“So, I think we had to take another step forward. So, what is that next step? That next step is to make sure that we are challenging for a championship.”
Two key questions won’t go away in analysing the choice which Jaguar has made in recruiting Calado.
Wasn’t the reason that Piquet was replaced last season to ensure that Jaguar had two regular cast-iron best shots at getting the maximum points available?
And, isn’t there a real danger that Jaguar finds itself in exactly the same position as it was last season whereby a large points discrepancy in the opposing sides of the garage occurs as Calado adjusts and adapts to Formula E?
“The decision was made purely on pace, driving style and what we think in the long-term,” said Ekerold.
“We just felt that on balance he pipped Alex in terms of that. Look, we are not talking that it was a completely easy decision, it was close, but we had to find that little bit extra.”
It’s a risky move by Jaguar, make no mistake of that, but it is one the Big Cat was prepared to take even after Project Piquet ended so ignominiously.
Decision Led by Data
“You’ve got to remember this championship is about qualifying. You qualify well, you finish in the race well,” says Ekerold.
It’s an accurate assessment, one dictated by Formula E’s quirky and often divisive qualifying format of grouping drivers based on championship standing positions.
So the key feature of choosing Calado must have been data led and must have come from the analytical boffins in Grove on what he could achieve on hitting deltas.
This was a major surprise as word from Jaguar was always that Lynn was the master of the Williams simulator, a facility he knew intimately from exhaustive work for the F1 team and then when he replaced Piquet last March.
“We looked at the data, and that’s data based on the simulator, its data based on testing, so in terms of driving style and talent and capability we are certain that we’ve got it pretty much right,” states Ekelrod.
“On balance we felt that for the longer-term; A: we wanted somebody who was not only going to push Mitch but stretch the team and guard the team.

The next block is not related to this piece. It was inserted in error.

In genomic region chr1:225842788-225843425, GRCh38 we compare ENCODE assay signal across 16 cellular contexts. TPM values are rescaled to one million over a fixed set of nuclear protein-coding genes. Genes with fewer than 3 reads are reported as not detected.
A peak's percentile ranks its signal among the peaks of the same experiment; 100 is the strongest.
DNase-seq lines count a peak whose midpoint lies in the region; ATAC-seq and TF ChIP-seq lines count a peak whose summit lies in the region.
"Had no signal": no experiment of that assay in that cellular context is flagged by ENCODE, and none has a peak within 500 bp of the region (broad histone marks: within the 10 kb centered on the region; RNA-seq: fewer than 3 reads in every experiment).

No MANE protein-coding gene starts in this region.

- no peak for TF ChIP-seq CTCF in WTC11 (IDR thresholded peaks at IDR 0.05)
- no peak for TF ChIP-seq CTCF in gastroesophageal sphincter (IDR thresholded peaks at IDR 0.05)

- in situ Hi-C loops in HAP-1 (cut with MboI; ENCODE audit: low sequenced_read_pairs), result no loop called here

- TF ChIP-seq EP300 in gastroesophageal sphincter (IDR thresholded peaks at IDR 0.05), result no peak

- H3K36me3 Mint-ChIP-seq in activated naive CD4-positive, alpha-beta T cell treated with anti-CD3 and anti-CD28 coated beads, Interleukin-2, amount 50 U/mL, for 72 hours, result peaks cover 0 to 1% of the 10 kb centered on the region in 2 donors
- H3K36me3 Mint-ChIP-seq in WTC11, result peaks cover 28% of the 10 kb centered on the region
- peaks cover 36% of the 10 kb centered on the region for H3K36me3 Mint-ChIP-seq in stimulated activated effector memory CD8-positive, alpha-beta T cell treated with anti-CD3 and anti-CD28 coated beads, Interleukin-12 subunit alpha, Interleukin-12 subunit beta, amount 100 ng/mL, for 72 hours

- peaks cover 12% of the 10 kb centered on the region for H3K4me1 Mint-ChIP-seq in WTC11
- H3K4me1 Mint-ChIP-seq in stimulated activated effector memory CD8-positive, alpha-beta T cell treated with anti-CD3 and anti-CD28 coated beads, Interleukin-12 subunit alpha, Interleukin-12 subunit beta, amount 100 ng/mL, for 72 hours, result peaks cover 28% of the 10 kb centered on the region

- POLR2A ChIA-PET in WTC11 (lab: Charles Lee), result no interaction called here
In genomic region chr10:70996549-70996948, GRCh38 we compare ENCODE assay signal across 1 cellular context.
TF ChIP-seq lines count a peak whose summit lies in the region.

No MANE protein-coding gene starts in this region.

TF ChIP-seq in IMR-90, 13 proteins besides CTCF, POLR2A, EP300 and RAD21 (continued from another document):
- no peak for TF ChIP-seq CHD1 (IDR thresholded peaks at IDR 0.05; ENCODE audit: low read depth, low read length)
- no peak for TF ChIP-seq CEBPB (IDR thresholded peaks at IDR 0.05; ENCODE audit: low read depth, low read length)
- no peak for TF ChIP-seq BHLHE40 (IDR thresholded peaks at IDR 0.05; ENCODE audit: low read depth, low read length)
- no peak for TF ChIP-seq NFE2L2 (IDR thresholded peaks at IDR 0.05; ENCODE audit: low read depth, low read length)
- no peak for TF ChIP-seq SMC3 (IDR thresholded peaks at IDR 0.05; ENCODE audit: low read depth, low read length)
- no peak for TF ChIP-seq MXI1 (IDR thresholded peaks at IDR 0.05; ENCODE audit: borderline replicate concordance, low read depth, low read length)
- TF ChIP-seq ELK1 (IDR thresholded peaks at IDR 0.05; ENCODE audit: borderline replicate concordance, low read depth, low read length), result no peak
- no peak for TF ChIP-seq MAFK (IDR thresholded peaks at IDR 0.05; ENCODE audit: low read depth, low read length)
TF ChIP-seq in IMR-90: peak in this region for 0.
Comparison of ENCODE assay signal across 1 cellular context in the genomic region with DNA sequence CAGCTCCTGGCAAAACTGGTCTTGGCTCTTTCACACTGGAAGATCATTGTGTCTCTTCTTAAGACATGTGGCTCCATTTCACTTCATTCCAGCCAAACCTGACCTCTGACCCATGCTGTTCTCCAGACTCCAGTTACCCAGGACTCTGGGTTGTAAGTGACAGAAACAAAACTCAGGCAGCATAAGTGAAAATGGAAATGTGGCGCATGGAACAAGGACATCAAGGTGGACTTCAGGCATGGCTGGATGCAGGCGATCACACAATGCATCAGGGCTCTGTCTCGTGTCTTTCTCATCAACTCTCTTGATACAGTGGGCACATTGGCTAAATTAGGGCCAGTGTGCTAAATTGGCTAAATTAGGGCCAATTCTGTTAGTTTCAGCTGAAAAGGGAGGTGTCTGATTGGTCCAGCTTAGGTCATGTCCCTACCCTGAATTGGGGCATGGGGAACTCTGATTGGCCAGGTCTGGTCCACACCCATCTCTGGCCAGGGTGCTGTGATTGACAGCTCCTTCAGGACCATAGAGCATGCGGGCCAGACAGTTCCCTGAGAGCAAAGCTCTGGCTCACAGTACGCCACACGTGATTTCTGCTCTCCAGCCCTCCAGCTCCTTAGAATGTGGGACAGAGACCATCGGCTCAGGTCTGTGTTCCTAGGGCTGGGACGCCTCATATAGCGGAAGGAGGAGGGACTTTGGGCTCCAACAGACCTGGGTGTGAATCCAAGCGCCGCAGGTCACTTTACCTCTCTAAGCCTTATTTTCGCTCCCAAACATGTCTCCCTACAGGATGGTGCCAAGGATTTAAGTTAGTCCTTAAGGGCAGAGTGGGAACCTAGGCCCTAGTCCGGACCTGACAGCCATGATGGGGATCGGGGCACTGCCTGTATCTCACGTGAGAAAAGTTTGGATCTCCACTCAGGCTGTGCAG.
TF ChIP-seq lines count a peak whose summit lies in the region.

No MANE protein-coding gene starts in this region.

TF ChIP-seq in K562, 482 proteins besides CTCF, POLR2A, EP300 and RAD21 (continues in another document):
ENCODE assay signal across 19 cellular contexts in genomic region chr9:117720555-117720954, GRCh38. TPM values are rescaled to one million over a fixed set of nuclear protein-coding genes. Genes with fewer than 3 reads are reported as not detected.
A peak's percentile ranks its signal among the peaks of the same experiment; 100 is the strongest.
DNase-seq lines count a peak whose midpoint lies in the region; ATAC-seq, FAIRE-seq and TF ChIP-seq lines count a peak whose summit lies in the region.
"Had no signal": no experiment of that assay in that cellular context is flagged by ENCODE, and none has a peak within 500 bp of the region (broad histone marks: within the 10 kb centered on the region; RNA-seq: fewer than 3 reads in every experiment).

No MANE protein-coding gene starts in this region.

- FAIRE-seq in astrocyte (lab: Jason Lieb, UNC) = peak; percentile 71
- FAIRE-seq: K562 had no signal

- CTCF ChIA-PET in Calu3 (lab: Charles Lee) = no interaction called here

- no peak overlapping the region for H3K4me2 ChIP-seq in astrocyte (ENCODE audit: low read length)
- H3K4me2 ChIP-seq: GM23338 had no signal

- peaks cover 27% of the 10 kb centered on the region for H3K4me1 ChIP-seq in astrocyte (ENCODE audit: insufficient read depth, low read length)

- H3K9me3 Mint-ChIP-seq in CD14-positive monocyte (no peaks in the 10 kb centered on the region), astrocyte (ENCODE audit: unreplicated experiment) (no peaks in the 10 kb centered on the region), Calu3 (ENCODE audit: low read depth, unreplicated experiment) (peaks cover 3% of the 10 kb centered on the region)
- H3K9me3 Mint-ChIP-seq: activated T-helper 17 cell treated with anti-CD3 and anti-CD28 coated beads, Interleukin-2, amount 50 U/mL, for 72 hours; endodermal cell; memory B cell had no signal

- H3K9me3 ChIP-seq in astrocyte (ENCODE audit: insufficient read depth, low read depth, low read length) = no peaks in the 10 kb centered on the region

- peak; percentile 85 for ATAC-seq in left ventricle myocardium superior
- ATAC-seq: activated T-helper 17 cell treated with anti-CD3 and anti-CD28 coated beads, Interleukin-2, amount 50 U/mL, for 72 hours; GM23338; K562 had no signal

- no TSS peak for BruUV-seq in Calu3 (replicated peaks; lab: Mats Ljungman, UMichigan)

“And B: Its more than just going racing, there is a leadership, a team leadership and an engineering technical aspect to it that’s very important, and all of these things were considered in our decisions.”
Should Jaguar’s air of quiet confidence in the I-Type 4 be justified then Calado could, eventually at least, be in a very good position to contribute big points as he makes his Formula E bow.
But the major question will be if, on a stronger grid than ever before, he can deliver the points as quickly as Pascal Wehrlein or Oliver Rowland did in their rookie seasons.
“He hasn’t got track time to get used to it,” says Ekerold brutally. “In FP1 at Riyadh he’s got 23 other guys trying to eat him. That’s big pressure.”
“There are some pretty unique things about Formula E. I’m not talking about the car, he’ll get the car.
“It’s the format that will get him. He has to understand that single-day format and understand he hasn’t got much time in the car.”
Calado, as confident and as experienced a professional there is, will of course know all of this. But perhaps hearing it from the typically forthright Ekerold will drive the critical points home even further.
At Formula E races the intensity of pressure is manifest and the cut-throat nature intensifies by the race.
Jaguar has ridden the lows and briefly tasted the highs, so its intriguing decision to invest a slightly leftfield driver strategy will be viewed with great curiosity this season.